|FOR IMMEDIATE RELEASE|
APRIL 27, 2004
|CONTACT: Friends of the Earth International
Janneke Bruil or Elias Dias Pena 202-49 22 154
World Bank Should get out of Oil and Mining, says Dutch Government
WASHINGTON / AMSTERDAM - April 27 - A statement made for years by non-governmental organisations has been adopted by Dutch Development Minister Agnes Van Ardenne at the recent annual meetings of the World Bank in Washington.
Her statement "Oil and mining do not belong to the core tasks of the World Bank," was warmly welcomed today by Friends of the Earth International and made the headlines in Dutch media but was so far ignored by English language media. 
The Netherlands represents a dozen countries within the World Bank and has a strong political influence there, where many of its initiatives are implemented.
The minister also stated that if the World Bank focused on sectors other than oil and mining, this would lead to a better contribution to poverty reduction.
"This acknowledgement is a very welcome and progressive step", said Janneke Bruil of the Amsterdam-based Friends of the Earth International. "We trust the Dutch government to be firm when this will be discussed inside the Bank in June".
"Oil exploitation and mining have not brought benefits to impoverished people, but rather led to human rights abuse, increased corruption, depletion of resources, environmental damage and climate change. We would welcome support for sustainable energy initiatives based on local community ownership", said Elias Dias Pena of Friends of the Earth Paraguay. "We commend the Dutch government for taking this position, and hope other governments will follow this example."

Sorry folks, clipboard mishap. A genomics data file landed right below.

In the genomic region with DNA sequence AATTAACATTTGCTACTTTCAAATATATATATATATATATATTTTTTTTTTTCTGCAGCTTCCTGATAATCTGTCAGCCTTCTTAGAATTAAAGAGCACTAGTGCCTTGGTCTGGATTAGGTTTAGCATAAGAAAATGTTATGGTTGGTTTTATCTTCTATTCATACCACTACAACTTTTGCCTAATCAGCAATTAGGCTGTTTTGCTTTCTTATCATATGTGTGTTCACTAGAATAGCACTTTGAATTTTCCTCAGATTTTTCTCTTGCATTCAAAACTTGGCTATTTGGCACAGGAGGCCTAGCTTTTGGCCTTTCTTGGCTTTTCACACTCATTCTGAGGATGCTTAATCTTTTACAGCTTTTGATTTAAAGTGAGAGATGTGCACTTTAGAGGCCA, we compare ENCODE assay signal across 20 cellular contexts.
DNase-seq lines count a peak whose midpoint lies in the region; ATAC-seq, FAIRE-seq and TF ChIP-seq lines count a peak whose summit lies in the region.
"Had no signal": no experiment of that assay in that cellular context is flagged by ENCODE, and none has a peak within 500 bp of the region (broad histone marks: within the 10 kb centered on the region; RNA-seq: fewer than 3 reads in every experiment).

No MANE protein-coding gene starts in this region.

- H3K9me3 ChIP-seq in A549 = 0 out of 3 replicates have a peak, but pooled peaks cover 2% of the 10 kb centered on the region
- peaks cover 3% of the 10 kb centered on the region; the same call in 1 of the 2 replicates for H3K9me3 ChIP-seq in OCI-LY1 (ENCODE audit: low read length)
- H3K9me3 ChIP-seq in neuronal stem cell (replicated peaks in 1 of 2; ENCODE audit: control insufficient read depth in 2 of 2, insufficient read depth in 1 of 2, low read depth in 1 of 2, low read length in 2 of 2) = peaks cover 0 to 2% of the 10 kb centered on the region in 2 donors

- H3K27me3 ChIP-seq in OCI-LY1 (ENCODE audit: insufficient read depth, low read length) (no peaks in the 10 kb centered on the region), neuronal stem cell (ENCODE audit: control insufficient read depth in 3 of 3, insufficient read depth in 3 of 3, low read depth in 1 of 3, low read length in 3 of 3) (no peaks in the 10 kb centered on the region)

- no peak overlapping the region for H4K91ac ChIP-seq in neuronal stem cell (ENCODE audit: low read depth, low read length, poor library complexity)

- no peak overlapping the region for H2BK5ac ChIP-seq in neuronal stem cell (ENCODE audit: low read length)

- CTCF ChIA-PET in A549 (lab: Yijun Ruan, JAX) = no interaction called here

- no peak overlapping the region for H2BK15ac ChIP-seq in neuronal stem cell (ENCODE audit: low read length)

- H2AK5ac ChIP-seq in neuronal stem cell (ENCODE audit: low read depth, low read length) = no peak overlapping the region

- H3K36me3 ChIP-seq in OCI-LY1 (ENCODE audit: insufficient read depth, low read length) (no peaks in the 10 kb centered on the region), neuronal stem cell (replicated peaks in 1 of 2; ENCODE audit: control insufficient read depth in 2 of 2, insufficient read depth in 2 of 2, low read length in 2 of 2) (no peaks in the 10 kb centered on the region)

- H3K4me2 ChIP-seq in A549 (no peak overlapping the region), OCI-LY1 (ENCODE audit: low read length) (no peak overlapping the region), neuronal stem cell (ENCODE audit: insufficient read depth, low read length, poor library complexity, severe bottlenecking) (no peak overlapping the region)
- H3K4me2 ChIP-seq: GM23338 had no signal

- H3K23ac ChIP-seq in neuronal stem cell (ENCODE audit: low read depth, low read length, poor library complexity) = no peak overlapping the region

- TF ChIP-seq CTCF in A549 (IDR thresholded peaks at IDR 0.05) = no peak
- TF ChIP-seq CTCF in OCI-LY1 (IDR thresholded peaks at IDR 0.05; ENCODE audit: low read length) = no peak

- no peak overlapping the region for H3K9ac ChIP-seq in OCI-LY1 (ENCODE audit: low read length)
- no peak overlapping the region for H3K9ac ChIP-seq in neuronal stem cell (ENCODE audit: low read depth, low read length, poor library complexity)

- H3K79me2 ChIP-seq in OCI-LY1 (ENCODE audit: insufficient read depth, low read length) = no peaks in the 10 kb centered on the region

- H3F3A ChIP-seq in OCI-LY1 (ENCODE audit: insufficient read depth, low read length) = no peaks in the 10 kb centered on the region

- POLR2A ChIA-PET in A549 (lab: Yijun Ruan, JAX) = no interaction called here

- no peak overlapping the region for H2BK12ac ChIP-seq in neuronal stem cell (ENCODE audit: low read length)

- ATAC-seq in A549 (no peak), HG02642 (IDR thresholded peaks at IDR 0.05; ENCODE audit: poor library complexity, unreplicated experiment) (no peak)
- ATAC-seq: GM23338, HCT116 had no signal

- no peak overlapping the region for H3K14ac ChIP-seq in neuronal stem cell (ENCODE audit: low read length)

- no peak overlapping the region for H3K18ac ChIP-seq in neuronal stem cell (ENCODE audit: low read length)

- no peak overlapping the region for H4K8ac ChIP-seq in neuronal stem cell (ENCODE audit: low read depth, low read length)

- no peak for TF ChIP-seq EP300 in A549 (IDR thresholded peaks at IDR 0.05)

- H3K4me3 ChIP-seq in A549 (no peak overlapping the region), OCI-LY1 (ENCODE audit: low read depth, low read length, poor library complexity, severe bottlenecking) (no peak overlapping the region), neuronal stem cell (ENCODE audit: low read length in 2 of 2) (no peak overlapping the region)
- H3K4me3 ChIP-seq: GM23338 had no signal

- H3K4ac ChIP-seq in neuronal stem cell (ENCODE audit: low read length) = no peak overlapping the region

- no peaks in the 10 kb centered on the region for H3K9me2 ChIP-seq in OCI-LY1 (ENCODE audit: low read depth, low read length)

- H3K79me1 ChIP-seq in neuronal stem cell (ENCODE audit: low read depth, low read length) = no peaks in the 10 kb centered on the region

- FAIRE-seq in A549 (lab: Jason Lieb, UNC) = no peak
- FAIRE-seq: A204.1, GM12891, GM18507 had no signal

World Bank support for controversial gold mines, drilling and pipelines has been the topic of much debate in the past years. The World Bank's recently conducted Extractive Industries Review  recommends major changes in the way the Bank does business.
Respect for human rights, prior informed consent for indigenous peoples and affected communities, and a shift from oil to renewable energy are among the recommendations of the report. The World Bank is likely to discuss these recommendations in June.
The Dutch announcement follows international endorsements of the review recommendations from the Indonesian Government, The European Parliament, six Nobel Peace Prize winners including Desmond Tutu, church leaders, civil society, trade unions and the renewable energy industry. Although World Bank President Wolfensohn supports the general principles laid out in the recommendations, it is not clear to what extend the Bank is committed to implementing them.
 Statements by Dutch Development Minister Agnes Van Ardenne made the headlines on April 26 in Dutch language media such as ANP news agency, NOS, De Volkskrant and Het Parool. No English language media reported the news so far.
 Read more about the Extractive Industries Review at www.eireview.info